HomeDigital Platforms & APIsWill EC's Cyber Resilience Act prove that legislation stifles innovation?

    Will EC’s Cyber Resilience Act prove that legislation stifles innovation?


    Secure by design – have we got time?

    The European Commission (EC) has presented a proposal for a new Cyber Resilience Act that will protect consumers and businesses from products with inadequate security features. It would be the first ever EU-wide legislation of its kind, mandating complete security throughout the whole lifecycle of a product. However, it would make two impositions on the EU’s technology industries: collectively they could only be as secure as the weakest link in the supply chain. For the same reason, they could only advance at the speed of the slowest mover.

    The prospect of a Cyber Resilience Act was announced by President Ursula von der Leyen in September 2021 during her State of the European Union address. It builds on the 2020 EU Cybersecurity Strategy and the 2020 EU Security Union Strategy and aims to ensure that anything digital, be it wireless or wired products, hardware or software, must be secure for consumers across the EU. Manufacturers must provide security support and software updates to address identified vulnerabilities and brief consumers on the cybersecurity of the products they buy and use.

    The Cyber Resilience Act will put the responsibility where it belongs, with those that place the products on the market,” said Margrethe Vestager, Executive Vice-President for a Europe Fit for the Digital Age.

    The EU has pioneered a cybersecurity ecosystem through rules on critical infrastructure, cybersecurity preparedness and response, and the certification of cybersecurity products, according to Margaritis Schinas, Vice-President for Promoting our European Way of Life. “Cybersecurity is a matter for society, no longer an industry affair,” said Schinas.

    Computers, phones and connected household appliances are not currently subject to any cyber security obligations, according to Thierry Breton, Commissioner for the Internal Market. This is the problem that the technology industry must tackle from the inception of a product. “By introducing cybersecurity by design, the Cyber Resilience Act will help protect Europe’s economy and our collective security,” said Breton.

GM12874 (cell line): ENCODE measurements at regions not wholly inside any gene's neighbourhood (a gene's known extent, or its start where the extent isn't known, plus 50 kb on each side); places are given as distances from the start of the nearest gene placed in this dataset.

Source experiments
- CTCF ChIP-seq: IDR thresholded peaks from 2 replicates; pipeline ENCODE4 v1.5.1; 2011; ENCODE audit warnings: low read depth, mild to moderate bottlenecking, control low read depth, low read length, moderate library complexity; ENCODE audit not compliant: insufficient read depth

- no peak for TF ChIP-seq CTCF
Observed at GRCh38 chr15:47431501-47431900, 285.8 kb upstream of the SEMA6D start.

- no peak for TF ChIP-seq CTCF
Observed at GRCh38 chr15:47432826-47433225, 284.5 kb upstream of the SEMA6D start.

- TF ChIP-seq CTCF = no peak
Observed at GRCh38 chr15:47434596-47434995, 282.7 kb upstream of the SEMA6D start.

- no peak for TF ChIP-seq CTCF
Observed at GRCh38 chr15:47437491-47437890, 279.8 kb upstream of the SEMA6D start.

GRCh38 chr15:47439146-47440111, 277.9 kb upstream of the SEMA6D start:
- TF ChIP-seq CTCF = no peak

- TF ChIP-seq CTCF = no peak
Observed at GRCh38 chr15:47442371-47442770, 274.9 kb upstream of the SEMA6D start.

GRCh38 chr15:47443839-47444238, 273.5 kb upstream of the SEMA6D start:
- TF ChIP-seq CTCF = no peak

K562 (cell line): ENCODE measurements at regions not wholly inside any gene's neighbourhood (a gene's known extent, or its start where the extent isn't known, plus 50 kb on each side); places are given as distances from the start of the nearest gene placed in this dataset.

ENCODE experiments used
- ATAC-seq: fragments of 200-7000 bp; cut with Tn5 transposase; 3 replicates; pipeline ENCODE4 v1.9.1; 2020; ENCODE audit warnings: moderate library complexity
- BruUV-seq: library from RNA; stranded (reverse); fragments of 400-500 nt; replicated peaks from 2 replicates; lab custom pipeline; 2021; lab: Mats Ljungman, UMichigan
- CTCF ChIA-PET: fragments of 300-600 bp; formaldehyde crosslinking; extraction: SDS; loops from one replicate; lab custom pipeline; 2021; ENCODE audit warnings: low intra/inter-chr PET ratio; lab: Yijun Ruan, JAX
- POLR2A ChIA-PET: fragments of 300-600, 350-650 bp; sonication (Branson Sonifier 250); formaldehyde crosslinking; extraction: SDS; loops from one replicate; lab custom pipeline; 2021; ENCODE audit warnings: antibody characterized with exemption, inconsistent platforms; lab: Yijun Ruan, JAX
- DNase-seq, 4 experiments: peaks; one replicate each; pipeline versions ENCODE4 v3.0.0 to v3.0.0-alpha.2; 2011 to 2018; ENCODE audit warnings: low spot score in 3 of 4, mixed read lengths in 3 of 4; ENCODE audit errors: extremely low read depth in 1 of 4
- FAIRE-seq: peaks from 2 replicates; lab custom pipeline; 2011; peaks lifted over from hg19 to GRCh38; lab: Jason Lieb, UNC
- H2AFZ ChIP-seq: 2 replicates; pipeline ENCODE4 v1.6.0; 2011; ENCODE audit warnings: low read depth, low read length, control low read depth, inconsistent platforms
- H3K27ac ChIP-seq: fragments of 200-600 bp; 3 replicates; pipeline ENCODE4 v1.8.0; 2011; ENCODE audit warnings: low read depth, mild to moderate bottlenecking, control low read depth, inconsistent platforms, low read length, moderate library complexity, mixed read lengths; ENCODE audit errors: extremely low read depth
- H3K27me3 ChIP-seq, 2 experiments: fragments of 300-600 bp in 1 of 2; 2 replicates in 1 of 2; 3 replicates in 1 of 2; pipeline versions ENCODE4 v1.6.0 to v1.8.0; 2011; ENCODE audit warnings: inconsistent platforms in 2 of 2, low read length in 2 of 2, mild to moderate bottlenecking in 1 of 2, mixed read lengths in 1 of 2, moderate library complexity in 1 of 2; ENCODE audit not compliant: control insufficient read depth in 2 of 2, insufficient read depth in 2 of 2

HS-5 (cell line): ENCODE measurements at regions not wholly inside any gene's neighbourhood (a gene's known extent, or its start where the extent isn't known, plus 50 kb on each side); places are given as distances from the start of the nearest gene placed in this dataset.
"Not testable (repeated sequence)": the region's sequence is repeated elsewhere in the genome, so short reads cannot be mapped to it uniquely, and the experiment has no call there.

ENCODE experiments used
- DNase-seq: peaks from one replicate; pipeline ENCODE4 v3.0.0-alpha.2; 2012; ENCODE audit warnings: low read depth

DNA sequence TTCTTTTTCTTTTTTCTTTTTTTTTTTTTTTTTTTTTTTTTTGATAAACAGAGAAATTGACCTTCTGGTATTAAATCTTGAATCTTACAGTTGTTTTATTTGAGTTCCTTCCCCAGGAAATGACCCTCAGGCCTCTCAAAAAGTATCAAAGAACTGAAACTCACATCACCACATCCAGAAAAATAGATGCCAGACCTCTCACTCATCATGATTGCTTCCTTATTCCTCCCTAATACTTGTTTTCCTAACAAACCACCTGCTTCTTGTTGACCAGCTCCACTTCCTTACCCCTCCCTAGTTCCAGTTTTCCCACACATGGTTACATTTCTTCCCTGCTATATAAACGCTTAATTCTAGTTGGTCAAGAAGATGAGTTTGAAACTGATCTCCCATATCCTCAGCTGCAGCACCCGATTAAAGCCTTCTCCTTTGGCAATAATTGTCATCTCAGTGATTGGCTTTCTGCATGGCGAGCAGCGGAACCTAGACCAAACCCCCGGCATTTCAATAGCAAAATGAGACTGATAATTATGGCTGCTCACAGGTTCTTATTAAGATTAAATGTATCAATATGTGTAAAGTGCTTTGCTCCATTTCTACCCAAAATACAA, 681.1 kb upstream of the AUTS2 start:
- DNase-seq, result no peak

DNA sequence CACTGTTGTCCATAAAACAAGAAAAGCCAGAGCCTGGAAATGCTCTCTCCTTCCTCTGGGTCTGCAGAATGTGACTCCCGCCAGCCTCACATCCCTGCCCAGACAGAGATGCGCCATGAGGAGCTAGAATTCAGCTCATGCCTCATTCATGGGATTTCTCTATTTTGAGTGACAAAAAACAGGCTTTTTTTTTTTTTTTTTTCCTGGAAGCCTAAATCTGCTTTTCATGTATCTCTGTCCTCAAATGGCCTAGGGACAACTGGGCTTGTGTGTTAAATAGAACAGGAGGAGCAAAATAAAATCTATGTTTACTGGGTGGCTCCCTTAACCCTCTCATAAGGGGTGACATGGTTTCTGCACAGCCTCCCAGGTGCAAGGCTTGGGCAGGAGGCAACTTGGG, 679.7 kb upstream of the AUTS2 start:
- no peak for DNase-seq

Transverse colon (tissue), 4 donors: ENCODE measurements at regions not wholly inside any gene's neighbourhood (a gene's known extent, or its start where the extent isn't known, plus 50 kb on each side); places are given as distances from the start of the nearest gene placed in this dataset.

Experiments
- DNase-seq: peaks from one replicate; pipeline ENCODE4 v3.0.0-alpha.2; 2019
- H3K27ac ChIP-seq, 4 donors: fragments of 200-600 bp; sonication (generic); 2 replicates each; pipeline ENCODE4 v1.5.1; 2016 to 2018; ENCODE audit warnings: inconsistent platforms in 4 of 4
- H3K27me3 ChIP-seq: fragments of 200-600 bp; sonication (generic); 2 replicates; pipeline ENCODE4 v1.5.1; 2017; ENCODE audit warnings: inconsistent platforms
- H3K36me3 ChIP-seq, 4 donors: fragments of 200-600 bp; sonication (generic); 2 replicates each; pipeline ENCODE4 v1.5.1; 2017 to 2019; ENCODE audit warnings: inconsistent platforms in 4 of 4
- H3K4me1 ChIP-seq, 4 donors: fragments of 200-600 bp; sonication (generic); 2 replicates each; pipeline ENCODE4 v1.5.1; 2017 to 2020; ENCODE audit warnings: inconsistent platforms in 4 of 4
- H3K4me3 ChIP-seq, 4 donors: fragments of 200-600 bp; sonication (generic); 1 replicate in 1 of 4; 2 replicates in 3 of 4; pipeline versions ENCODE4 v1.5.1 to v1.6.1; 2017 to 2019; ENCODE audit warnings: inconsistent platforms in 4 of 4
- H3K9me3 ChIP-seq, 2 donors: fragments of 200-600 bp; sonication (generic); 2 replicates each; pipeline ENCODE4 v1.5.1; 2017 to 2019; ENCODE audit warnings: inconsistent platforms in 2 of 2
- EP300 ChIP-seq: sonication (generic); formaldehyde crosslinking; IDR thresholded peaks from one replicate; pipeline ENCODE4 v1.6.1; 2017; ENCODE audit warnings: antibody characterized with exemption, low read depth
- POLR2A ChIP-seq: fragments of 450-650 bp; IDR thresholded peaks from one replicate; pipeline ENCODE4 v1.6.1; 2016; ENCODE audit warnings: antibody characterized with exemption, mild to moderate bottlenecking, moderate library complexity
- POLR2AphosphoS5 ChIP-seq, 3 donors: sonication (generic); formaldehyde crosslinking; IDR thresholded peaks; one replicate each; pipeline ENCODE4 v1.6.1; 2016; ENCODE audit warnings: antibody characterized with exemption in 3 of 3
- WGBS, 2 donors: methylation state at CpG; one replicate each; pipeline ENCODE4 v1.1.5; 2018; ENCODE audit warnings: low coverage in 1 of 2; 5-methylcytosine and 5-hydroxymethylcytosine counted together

The new measures proposed are based on the New Legislative Framework for EU product legislation. They outline rules for going to market: essential design: basic vulnerability handling processes that must be in place and rules on market surveillance and enforcement.

    The new rules will place much more responsibility on manufacturers to ensure conformity with the security for the EU market. The Cyber Resilience Act is likely to become an international point of reference, beyond the EU’s internal market, said the EC in a statement. The European Parliament and the Council are to examine the draft Cyber Resilience Act. Once adopted, economic operators and Member States will have two years to adapt to the new requirements. 

    Data breaches cost the EC at least €10 billion and the annual costs of malicious attempts to disrupt traffic on the internet are estimated to be at least €65 billion, according to an impact assessment report. Ransomware cost the global economy €5.5 trillion in 2021, according to the Joint Research Centre report (2020) Cybersecurity – Our Digital Anchor, a European perspective. The EU Cybersecurity Strategy builds on the EU’s Shaping Europe’s Digital Future and the EU Security Union Strategy and leans on a number of legislative acts, actions and initiatives the EU has implemented to strengthen cybersecurity capacities and ensure a more cyber-resilient Europe.

    The new Cyber Resilience Act will complement the EU cybersecurity framework: the Directive on the security of Network and Information Systems (NIS Directive), the Directive on measures for a high common level of cybersecurity across the Union (NIS 2 Directive), which was recently agreed by the European Parliament and the Council, and the EU Cybersecurity Act.